Security Bytes: Cisco break-in was part of a larger attack

In other news: Sober worm creates spambots, Trend Micro to acquire InterMute, a new wireless phishing threat emerges and Symantec announces new mobile security.

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Officials: Cisco theft was part of a much bigger attack Investigators believe last year's source code theft from Cisco was part of a much larger attack on thousands of computer systems involving a single intruder or small group in Europe. Investigators in the United States and Europe told the New York Times they've spent close to a year on the case, which has also involved attacks on computer systems serving the U.S. military, NASA...

and research laboratories.

The break-ins exploited network security holes that have since been plugged, the Times reported. Authorities said the case shows how easily attackers can break into Internet-connected computers no matter how sophisticated the corporate and government networks might be. It also shows how difficult it can be to find the perpetrators, they said. The case remains under investigation. Attention is now focused on a 16-year-old in Uppsala, Sweden, who was charged in March with breaking into university computers in his hometown. Investigators in the American break-ins ultimately traced the intrusions back to the Uppsala university network, the Times reported.

Trend Micro acquiring InterMute
Trend Micro said Tuesday it has entered into an agreement to acquire Braintree, Mass.-baased antispyware firm InterMute Inc. InterMute's technology will further enhance Trend Micro's antispyware tools for business customers and consumers, the Tokyo-based company said.

"Trend Micro continues to be wholly focused on providing our customers with security solutions that offer advanced protection against unpredictable, malicious threats," Eva Chen, CEO and co-founder of Trend Micro, said in a statement. "Spyware continues to evolve and cause concern and damage, but not all spyware can be handled the way viruses and worms are. Customers need effective solutions to remove spyware, but must also be given the flexibility on how to manage it. The acquisition of InterMute further strengthens our ability to execute upon our antispyware strategy and their technology and products are entirely complementary to our own. We expect to deliver combined solutions to market quickly."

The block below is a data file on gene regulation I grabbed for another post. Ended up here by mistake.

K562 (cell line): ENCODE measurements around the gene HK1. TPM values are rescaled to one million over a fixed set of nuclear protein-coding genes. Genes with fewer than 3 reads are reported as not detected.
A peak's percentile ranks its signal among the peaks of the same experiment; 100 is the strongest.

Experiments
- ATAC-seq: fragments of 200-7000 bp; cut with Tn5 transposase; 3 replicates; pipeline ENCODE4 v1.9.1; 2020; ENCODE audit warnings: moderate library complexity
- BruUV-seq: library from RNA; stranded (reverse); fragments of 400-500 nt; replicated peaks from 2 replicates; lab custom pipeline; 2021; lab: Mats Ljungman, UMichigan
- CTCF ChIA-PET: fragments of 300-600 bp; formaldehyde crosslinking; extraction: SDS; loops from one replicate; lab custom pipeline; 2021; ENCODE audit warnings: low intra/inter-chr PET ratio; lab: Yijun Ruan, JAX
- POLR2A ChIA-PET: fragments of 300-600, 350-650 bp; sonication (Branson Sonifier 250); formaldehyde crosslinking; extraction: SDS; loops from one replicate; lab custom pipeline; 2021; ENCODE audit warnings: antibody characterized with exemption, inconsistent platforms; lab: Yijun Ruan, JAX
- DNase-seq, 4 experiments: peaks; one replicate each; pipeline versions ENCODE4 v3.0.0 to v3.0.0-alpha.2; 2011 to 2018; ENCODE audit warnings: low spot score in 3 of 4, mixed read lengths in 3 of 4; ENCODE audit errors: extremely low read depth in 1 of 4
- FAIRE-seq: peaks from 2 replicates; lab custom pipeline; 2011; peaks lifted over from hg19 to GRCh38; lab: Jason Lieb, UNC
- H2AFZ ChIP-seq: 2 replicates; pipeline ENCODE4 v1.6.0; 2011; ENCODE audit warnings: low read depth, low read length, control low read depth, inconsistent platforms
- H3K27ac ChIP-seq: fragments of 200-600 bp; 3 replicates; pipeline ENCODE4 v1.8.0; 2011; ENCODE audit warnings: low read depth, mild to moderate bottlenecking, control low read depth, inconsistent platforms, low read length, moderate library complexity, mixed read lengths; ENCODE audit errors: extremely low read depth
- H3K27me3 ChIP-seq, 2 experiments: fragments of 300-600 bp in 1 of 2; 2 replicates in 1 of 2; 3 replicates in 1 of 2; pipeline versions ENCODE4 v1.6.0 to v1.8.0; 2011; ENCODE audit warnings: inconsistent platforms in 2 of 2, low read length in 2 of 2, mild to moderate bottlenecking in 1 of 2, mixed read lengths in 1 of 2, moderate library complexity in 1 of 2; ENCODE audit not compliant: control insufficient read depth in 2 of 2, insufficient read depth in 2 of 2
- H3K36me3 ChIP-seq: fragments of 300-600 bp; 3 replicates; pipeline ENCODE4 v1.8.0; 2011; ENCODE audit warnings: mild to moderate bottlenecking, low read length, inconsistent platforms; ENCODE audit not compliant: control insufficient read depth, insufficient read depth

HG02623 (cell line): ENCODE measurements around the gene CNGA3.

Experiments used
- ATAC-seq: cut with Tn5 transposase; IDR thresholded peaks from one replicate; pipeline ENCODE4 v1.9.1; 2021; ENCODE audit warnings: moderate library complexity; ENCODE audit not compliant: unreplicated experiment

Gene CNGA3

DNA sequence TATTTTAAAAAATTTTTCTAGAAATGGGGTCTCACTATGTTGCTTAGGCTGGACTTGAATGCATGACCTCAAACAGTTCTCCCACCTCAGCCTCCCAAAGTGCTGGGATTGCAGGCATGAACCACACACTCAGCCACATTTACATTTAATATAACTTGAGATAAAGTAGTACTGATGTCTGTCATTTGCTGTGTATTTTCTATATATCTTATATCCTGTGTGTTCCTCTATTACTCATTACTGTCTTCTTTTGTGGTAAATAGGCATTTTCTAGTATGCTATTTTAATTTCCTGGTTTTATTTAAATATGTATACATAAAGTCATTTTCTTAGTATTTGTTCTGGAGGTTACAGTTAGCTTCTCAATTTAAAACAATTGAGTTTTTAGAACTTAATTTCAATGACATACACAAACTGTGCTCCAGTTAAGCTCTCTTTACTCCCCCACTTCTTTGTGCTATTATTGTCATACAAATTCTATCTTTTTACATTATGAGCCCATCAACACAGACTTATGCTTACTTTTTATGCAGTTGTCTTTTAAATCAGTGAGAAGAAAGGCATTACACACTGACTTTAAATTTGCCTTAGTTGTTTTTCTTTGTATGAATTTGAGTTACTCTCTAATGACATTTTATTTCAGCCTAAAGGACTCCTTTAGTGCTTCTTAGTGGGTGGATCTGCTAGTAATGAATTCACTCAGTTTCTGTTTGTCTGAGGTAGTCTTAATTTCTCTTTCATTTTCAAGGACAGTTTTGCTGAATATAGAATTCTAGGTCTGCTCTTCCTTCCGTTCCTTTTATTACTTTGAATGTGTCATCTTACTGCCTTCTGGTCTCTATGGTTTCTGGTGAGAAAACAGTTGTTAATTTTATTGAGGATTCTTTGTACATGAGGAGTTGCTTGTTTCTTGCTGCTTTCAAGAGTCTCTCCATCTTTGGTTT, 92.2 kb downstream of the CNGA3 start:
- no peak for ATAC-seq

Sober does spammers' dirty work
The latest Sober variant didn't look like much when it first surfaced last week. Now it's shaping up to be the most pervasive worm of the year. Marina del Rey, Calif.-based FrontBridge Technologies said it blocked more than 588 million instances of what it labeled Sober-S on May 7 -- up 186.8% from the 205 million instances it blocked May 2. The firm believes infected computers are being turned into spambots.

Lynnfield, Mass.-based Sophos said the mass-mailing worm accounted for 5.4% of all e-mail it screened over the weekend and 84% of all virus activity. Redwood City, Calif.-based Postini said that over the past four days, more of the e-mail it scans has been infected with Sober [14%] than the percentage of legitimate email [13%].

New wireless phishing threat emerges
Alpharetta, Ga.-based wireless security firm AirDefense said it has found evidence of a new kind of phishing attack against Wi-Fi users. The threat was reported at a recent WLAN event in Britain and at last week's Interop conference in Las Vegas. "The latest attack works when a hacker creates a fraudulent Web site that has the look and feel of a login page to a Wi-Fi network, when in reality the site is bogus," the firm said in a statement. "When a user logs into the fraudulent network, as many as 45 viruses are sent to computers that accessed it. AirDefense does not believe that everyday users of public hotspots should be fearful, but executives using Wi-Fi in airport lounges and on any business trip should take preventive steps against the newest scam."

The company described it as a more sophisticated version of January's evil twin attack, similar to phishing scams. While phishing attacks come as legitimate-looking messages from banks and other organizations that trick users into clicking a malicious link, evil twins pose as legitimate hotspots. Users latch onto these unauthorized access points -- which overpower real hotspots -- and leave themselves open to an online mugging.

Symantec unveils security for mobile devices
Cupertino, Calif.-based antivirus giant Symantec is now offering Symantec Mobile Security 4.0 for Symbian OS-based Series 60 and Series 80 smart phones like Nokia 9300 and 9500. "To ensure that individuals and businesses are protected in an increasingly wireless environment, Symantec is delivering targeted solutions to address the emerging virus and security threats brought by pervasive mobile communications," Sarah Hicks, Symantec's vice president for strategic opportunities, said in a statement. Symantec Mobile Security 4.0 for Symbian is available as a two-year downloadable service to consumers from the company's Web site. The estimated retail price for the service is $44.95.

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